There are no indications that Iraqis want to delay the elections. All indications are to the contrary. So what does “quick acceptance of a fully sovereign Iraqi government” have to do with making it clear that we’ll accept a delay? And if we are to abstain from commenting on a date, are the back-seat drivers of Europe going to shut the hell up, too?

An uncharitable interpretation of this might be that some in Europe – and elsewhere - do not want quick elections that will de-legitimize the heroic insurgency’s struggle against American imperialism.

(b) seeking participation of as many non-U.S. and non-Coalition election observers as possible;

(c) abstaining from challenging steps to revisit earlier decrees or decisions made by or in
coordination with the U.S. and from interfering on sensitive issues such as economic policy;

(d) systematically consulting and coordinating on reconstruction priorities and implementation and involving local and national Iraqi institutions in the management of funds;

(e) transferring as soon as possible any prisoners to independent and credible Iraqi judicial authorities; and

(f) dealing with the new government as with any sovereign partner,
conditioning longer-term support on respect for human rights, financial
transparency and anti-corruption steps, and dismantling of militias.

More cheerful prattle about coordination, implementation, and abstention. Can’t have too much of that. Interesting that the Coalition is not allowed to use force against the insurgents, but we’re supposed to threaten cutting off support to the Iraqi government if they fail to forcibly dismantle “militias” that might interfere with insurgent operations.
5. Change Iraqi perceptions of U.S. by: (a) commencing immediately and visibly the process of ending co-location of the embassy in the Green Zone with the Iraqi government and by substantially reducing its size;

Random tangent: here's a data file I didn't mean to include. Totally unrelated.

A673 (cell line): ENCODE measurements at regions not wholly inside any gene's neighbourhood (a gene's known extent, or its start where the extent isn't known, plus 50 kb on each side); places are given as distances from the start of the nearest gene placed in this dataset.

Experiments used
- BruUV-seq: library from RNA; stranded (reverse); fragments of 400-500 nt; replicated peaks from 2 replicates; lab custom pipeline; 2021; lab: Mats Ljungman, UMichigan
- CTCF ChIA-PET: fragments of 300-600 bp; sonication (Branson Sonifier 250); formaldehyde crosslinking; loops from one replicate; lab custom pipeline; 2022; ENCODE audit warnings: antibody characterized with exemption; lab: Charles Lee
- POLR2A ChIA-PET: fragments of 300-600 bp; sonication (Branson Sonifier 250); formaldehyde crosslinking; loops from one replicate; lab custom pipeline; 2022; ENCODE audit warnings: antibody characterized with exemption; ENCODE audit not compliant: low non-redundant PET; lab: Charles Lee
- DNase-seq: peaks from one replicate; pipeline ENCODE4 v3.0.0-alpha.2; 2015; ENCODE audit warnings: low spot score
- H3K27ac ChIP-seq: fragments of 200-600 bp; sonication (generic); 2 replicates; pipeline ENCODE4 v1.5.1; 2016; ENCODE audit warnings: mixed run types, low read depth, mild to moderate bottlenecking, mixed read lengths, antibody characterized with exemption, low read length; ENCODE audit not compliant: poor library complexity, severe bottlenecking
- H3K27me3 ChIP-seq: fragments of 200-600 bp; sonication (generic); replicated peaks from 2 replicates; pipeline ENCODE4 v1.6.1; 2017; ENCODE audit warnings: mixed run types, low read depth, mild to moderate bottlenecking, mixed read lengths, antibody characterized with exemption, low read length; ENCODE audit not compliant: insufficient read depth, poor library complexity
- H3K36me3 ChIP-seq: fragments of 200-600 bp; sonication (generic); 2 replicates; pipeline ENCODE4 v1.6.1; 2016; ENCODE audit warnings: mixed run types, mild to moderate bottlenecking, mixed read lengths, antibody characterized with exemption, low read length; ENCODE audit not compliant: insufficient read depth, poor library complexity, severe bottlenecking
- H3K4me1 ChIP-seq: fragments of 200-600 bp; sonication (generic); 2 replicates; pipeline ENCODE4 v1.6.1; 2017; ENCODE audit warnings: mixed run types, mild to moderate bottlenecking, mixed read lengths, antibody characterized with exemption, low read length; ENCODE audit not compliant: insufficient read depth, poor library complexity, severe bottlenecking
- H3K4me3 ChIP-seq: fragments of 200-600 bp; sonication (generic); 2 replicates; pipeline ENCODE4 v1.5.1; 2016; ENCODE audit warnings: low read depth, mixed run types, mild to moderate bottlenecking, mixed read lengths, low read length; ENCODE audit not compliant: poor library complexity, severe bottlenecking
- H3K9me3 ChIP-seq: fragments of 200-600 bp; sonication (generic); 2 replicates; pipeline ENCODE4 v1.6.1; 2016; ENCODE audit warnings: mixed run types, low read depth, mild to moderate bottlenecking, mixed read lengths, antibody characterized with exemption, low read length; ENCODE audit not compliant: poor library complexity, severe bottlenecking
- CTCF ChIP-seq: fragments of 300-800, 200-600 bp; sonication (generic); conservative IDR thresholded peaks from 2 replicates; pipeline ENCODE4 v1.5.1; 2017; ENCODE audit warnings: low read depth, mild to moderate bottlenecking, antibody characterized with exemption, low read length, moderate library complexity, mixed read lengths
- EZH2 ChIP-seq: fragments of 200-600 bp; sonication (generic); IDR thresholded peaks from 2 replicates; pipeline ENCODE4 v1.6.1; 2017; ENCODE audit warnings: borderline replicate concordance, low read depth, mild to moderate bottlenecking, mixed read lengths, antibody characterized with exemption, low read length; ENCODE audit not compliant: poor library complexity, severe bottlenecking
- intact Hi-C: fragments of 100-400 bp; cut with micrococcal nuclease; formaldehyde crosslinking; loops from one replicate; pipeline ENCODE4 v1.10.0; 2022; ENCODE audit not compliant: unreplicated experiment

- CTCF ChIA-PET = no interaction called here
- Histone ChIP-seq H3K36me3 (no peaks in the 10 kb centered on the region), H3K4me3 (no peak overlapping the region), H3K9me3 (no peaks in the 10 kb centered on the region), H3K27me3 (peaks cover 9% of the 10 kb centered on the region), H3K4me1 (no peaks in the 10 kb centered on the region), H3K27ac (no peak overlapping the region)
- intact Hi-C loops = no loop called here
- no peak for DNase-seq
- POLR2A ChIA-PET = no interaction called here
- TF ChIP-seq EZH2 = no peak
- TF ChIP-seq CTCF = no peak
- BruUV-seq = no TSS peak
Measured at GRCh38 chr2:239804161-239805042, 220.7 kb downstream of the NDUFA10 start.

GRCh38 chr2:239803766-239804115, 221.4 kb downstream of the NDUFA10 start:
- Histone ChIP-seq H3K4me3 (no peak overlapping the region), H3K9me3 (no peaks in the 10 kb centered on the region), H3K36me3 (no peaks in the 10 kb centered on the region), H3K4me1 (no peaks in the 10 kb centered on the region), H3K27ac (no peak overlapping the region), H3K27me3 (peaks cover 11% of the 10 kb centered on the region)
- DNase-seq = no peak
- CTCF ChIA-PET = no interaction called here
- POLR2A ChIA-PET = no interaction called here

Apparently it isn’t fair that we appear to be siding with the Iraqi provisional government against the murderous terrorists who are trying to destroy it. This is the famous “even-handed” approach to Middle East foreign policy that the left (and the extreme right) are so fond of.
(b) redeploying troops to ensure a more dispersed and less visible presence, while maintaining a rapid intervention capability;
Security is the number one concern of Iraqis, so the “crisis group” decides that the solution to this is to have the security forces hide. After all, they reason, surely Iraqis are as revolted by the sight of brutish US Marines as Europeans are. So they would have us lurk in the desert, where we can rapidly intervene in the wake of terrorist attacks on Iraqi civilians. After it’s too late.

Insurgency warfare targets population, not territory. By ensuring that the insurgents are allowed to have an unrestricted presence among the population (unmolested by any politically incorrect military operations) while the Coalition is not, these people are suggesting to us a really good way to lose. We’ll charitably assume that they’re just idiots on the subject of Guerrilla Warfare, because we’d hate to think they’re on the other side.
(c) entering into transparent negotiations with the Iraqi government over the timetable for a staged withdrawal, including (if that government wishes) a target date for complete removal of all U.S. troops, and repudiating publicly and unequivocally any intention of establishing long-term military bases;
No one has said anything about long-term military bases. If Iraq desired such a base, that would be between them and the Coalition nation in question. That goes along with “sovereignty”, and it is no business of the International Nervous Class.